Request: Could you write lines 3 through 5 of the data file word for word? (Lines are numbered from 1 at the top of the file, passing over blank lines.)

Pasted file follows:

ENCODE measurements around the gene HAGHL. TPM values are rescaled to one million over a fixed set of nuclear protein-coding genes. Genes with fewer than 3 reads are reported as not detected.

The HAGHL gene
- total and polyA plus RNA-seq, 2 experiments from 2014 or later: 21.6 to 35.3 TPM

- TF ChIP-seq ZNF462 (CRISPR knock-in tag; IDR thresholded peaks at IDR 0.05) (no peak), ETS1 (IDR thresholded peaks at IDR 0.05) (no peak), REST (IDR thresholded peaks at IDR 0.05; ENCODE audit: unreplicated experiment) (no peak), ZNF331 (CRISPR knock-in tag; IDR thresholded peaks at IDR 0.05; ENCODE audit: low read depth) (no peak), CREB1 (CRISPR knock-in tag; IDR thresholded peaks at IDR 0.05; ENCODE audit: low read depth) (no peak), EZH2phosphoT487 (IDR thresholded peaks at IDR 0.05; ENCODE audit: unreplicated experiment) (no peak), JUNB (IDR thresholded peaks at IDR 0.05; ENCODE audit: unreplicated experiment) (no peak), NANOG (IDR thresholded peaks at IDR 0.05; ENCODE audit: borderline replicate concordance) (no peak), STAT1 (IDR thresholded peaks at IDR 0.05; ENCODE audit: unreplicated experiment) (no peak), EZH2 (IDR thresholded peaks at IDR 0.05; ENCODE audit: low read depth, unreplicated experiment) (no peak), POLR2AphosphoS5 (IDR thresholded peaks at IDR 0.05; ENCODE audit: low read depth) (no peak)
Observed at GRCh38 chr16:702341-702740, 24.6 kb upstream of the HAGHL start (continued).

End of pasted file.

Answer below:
- total and polyA plus RNA-seq, 2 experiments from 2014 or later: 21.6 to 35.3 TPM

- TF ChIP-seq ZNF462 (CRISPR knock-in tag; IDR thresholded peaks at IDR 0.05) (no peak), ETS1 (IDR thresholded peaks at IDR 0.05) (no peak), REST (IDR thresholded peaks at IDR 0.05; ENCODE audit: unreplicated experiment) (no peak), ZNF331 (CRISPR knock-in tag; IDR thresholded peaks at IDR 0.05; ENCODE audit: low read depth) (no peak), CREB1 (CRISPR knock-in tag; IDR thresholded peaks at IDR 0.05; ENCODE audit: low read depth) (no peak), EZH2phosphoT487 (IDR thresholded peaks at IDR 0.05; ENCODE audit: unreplicated experiment) (no peak), JUNB (IDR thresholded peaks at IDR 0.05; ENCODE audit: unreplicated experiment) (no peak), NANOG (IDR thresholded peaks at IDR 0.05; ENCODE audit: borderline replicate concordance) (no peak), STAT1 (IDR thresholded peaks at IDR 0.05; ENCODE audit: unreplicated experiment) (no peak), EZH2 (IDR thresholded peaks at IDR 0.05; ENCODE audit: low read depth, unreplicated experiment) (no peak), POLR2AphosphoS5 (IDR thresholded peaks at IDR 0.05; ENCODE audit: low read depth) (no peak)
Observed at GRCh38 chr16:702341-702740, 24.6 kb upstream of the HAGHL start (continued).